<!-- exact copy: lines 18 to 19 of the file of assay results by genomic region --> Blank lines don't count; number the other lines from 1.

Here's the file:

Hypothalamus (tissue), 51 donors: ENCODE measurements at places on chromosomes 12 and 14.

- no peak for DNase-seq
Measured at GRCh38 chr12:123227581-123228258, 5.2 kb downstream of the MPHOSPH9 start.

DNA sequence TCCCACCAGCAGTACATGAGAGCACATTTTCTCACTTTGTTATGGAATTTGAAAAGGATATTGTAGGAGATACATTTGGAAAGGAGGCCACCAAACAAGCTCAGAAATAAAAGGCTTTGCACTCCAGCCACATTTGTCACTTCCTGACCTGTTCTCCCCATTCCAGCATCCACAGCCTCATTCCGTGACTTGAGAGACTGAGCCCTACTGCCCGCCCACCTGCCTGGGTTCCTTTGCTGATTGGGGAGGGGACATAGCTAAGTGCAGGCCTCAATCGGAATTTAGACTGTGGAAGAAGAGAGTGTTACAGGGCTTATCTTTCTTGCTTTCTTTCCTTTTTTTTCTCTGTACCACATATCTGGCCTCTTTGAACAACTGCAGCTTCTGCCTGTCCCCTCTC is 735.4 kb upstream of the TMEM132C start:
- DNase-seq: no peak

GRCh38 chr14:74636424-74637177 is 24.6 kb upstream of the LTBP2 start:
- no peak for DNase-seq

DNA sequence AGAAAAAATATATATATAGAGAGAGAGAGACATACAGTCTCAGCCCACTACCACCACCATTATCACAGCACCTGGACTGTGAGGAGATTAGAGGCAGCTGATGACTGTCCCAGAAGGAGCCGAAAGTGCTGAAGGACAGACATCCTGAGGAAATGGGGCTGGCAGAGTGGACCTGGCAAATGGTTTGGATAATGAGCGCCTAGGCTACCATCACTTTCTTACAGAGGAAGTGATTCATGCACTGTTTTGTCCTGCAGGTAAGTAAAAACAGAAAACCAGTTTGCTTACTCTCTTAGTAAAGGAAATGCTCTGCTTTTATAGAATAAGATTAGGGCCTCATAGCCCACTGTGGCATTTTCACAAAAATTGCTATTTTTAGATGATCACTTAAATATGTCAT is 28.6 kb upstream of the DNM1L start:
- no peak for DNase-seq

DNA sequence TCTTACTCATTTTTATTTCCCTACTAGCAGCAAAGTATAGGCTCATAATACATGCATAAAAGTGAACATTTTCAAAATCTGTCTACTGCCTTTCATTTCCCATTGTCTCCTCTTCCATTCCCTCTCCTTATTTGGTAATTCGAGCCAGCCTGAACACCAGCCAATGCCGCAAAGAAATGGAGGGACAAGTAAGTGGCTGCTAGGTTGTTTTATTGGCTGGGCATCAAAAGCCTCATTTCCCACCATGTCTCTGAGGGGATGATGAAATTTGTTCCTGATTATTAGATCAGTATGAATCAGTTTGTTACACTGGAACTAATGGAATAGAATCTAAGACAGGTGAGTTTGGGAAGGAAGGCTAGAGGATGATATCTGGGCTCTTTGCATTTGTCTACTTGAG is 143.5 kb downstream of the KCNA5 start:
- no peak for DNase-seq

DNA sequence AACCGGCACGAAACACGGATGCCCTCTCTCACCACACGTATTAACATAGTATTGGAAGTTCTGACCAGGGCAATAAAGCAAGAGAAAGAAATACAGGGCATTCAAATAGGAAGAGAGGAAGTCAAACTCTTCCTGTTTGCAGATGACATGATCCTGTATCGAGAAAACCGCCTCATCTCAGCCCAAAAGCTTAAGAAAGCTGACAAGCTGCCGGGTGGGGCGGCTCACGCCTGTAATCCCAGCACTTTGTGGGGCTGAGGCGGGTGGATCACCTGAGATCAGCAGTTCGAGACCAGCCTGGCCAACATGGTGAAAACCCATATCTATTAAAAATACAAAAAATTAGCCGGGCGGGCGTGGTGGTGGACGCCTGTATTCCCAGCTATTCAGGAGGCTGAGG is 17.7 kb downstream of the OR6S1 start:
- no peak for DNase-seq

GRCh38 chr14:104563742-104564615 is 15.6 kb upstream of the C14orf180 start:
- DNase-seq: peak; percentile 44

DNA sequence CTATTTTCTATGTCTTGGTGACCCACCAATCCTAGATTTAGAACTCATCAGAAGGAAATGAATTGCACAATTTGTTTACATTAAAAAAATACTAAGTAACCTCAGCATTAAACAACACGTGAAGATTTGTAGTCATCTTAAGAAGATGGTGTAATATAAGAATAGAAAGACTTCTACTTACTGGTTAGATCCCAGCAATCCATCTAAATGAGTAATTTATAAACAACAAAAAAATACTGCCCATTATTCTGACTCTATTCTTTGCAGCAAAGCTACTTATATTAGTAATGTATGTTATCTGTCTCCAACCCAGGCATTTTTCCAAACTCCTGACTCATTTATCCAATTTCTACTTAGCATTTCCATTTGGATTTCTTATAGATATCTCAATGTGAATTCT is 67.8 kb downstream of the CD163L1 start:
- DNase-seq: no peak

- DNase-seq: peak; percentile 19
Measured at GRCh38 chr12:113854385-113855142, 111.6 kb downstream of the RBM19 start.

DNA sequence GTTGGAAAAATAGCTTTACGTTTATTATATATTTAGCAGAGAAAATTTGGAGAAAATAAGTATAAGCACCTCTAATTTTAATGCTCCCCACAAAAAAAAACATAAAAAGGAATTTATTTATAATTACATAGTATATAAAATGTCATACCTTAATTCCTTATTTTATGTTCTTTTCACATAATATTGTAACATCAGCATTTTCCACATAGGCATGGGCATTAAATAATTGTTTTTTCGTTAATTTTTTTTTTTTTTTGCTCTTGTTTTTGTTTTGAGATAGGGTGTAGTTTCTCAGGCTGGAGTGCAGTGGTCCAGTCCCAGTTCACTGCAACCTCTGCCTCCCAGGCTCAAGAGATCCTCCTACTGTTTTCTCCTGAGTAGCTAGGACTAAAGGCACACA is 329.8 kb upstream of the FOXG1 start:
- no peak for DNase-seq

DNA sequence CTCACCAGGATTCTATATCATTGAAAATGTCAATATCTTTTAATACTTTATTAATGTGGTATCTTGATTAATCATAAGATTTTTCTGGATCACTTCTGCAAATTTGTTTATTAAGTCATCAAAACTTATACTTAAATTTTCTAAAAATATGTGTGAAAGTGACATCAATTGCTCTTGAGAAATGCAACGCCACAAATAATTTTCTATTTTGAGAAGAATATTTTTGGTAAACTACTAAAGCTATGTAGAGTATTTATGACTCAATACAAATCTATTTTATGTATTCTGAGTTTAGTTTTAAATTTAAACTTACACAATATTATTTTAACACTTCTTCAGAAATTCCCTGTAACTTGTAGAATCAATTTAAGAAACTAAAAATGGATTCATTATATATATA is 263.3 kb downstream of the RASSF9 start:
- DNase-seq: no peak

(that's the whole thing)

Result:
- DNase-seq: peak; percentile 19
Measured at GRCh38 chr12:113854385-113855142, 111.6 kb downstream of the RBM19 start.